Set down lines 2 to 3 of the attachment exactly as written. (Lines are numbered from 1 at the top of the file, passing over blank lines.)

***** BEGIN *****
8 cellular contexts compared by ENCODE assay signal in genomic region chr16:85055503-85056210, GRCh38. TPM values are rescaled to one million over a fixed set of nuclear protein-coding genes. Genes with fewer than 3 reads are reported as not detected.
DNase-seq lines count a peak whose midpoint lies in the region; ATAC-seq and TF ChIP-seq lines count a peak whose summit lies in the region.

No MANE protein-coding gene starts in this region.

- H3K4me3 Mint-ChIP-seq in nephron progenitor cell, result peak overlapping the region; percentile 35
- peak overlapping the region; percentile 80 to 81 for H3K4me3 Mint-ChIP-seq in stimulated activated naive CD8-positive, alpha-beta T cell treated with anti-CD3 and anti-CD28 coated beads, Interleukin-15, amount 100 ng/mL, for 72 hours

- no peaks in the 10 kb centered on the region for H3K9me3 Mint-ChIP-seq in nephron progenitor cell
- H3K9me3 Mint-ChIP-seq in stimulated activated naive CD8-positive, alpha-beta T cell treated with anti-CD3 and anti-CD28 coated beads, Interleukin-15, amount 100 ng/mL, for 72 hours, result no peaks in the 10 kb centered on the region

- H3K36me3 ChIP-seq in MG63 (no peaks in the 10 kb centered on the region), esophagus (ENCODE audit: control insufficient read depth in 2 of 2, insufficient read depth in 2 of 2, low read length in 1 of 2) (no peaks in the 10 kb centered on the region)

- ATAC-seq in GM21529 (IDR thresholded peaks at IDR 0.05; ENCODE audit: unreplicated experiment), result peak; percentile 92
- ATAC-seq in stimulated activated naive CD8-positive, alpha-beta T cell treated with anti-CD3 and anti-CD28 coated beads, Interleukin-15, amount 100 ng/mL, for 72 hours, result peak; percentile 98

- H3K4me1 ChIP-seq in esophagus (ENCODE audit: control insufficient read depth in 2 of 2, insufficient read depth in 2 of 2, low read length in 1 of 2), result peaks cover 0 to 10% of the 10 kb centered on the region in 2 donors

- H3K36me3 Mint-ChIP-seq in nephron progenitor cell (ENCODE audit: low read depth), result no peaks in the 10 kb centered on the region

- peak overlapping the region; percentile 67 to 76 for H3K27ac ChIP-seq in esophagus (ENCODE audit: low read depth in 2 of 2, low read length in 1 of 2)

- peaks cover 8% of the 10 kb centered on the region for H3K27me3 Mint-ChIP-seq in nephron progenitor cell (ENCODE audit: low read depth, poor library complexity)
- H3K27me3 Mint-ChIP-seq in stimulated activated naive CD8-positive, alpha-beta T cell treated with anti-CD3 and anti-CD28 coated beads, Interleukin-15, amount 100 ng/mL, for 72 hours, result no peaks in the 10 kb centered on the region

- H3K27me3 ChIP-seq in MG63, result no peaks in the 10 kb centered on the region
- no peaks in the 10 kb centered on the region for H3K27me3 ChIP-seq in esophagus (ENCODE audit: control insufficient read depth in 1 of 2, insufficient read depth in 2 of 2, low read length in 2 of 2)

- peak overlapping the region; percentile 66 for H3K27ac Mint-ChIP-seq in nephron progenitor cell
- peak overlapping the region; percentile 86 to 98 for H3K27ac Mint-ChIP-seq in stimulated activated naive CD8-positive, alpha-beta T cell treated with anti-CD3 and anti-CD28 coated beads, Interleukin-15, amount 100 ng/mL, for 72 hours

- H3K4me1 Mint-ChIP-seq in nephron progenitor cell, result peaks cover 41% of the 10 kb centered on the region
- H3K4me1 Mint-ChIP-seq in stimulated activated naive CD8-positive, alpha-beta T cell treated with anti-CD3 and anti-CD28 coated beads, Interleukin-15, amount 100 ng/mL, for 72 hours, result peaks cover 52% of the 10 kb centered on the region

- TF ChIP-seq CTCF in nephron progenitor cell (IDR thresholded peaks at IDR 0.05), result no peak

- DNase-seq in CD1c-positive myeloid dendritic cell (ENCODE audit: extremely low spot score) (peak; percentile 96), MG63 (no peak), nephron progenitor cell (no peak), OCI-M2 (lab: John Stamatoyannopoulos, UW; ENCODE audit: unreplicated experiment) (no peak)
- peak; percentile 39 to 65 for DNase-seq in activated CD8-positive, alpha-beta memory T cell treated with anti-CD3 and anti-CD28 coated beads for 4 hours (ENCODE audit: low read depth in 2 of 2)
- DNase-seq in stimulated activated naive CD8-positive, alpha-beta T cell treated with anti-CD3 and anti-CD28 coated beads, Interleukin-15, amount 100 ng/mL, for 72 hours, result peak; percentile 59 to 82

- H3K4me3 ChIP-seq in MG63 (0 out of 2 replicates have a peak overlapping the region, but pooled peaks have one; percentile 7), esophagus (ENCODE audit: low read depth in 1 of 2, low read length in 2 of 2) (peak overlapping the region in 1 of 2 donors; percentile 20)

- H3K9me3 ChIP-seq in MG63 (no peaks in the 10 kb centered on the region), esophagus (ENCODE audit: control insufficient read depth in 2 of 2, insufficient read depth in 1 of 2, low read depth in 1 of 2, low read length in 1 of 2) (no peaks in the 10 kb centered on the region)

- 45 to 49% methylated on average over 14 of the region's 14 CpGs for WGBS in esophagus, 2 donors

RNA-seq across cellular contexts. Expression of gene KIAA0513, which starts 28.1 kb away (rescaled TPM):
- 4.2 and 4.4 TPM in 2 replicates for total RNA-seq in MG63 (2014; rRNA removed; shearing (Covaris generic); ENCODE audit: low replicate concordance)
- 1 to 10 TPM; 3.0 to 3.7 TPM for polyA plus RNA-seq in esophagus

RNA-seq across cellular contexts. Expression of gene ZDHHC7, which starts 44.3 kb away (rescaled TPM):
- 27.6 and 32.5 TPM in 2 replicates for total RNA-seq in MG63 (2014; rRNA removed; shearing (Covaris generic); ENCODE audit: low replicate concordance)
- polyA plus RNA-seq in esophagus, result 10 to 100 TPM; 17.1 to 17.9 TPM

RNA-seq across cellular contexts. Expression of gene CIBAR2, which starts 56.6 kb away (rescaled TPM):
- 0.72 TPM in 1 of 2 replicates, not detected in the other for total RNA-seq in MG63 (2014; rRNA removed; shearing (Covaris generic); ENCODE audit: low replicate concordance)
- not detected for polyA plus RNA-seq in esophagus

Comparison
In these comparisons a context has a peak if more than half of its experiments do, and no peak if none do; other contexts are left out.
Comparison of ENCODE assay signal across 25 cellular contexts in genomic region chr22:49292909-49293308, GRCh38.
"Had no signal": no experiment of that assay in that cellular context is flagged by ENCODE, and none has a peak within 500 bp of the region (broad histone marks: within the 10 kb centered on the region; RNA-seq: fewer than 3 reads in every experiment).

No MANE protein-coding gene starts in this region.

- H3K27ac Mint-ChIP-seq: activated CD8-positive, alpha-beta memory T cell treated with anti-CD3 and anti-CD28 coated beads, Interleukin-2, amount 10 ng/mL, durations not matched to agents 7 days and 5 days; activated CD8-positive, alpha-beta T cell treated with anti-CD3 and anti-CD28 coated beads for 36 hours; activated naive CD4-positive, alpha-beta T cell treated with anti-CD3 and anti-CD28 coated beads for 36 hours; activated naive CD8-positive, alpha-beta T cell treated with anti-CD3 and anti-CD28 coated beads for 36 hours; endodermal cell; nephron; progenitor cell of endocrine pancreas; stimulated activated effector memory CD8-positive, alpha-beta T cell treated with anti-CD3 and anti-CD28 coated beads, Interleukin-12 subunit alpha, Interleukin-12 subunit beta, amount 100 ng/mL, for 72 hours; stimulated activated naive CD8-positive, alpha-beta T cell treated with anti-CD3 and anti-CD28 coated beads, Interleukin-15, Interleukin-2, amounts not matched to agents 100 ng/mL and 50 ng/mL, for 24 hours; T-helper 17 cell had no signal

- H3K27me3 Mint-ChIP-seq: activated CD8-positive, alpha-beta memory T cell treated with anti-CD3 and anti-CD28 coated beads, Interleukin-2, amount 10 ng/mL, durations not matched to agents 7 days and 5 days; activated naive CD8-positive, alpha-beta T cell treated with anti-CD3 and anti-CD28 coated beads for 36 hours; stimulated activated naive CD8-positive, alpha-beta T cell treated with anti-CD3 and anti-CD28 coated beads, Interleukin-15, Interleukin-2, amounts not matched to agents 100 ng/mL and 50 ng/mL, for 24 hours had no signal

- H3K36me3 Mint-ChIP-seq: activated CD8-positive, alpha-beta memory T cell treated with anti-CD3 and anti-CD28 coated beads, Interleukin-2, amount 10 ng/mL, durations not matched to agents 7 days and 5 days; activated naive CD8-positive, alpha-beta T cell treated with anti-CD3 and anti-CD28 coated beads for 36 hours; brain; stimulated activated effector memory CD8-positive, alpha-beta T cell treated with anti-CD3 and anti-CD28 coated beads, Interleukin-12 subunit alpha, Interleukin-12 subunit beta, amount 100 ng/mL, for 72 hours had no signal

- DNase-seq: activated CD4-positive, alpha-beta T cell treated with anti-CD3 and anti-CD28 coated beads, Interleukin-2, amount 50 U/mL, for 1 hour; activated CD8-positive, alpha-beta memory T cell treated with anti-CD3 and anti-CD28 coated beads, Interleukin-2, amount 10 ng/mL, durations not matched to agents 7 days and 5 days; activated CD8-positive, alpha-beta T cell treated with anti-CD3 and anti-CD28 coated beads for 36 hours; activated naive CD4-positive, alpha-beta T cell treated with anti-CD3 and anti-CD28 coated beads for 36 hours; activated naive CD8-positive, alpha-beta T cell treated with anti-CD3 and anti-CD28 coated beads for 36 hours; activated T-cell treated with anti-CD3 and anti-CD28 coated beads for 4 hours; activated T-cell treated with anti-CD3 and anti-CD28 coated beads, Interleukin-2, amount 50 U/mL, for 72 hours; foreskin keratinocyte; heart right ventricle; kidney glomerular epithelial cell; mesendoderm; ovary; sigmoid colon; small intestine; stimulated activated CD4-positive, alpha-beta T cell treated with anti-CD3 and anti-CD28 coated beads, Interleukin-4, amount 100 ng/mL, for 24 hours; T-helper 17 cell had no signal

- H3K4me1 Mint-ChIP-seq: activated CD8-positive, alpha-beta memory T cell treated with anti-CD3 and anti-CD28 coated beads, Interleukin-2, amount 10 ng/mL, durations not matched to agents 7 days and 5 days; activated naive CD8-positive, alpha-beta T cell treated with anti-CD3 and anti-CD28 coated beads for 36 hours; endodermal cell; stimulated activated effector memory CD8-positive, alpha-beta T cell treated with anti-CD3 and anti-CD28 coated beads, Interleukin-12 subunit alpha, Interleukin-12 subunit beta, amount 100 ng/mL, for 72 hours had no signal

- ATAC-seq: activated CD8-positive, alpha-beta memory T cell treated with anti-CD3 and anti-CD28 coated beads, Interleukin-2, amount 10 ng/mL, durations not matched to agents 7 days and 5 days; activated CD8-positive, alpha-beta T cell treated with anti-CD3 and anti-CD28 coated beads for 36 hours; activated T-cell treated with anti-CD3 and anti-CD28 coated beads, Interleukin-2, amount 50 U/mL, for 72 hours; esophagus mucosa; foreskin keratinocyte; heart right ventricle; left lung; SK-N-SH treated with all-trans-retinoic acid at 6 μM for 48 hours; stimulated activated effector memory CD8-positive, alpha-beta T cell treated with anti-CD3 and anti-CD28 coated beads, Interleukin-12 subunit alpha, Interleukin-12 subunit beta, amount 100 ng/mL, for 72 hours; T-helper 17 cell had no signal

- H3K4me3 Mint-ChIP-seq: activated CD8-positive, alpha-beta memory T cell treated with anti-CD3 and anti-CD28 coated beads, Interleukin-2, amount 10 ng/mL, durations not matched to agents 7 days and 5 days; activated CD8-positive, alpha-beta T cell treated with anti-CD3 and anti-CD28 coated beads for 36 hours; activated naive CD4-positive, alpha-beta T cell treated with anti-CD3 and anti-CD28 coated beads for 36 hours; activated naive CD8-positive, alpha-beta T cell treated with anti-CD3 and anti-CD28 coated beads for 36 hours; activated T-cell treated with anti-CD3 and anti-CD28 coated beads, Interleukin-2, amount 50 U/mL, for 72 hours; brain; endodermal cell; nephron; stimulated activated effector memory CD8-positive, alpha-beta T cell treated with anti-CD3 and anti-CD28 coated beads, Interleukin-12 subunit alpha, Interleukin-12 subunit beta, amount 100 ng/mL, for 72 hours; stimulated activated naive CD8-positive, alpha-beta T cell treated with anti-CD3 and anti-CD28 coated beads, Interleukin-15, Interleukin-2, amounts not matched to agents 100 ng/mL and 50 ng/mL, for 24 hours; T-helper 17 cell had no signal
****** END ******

DNase-seq lines count a peak whose midpoint lies in the region; ATAC-seq and TF ChIP-seq lines count a peak whose summit lies in the region.

No MANE protein-coding gene starts in this region.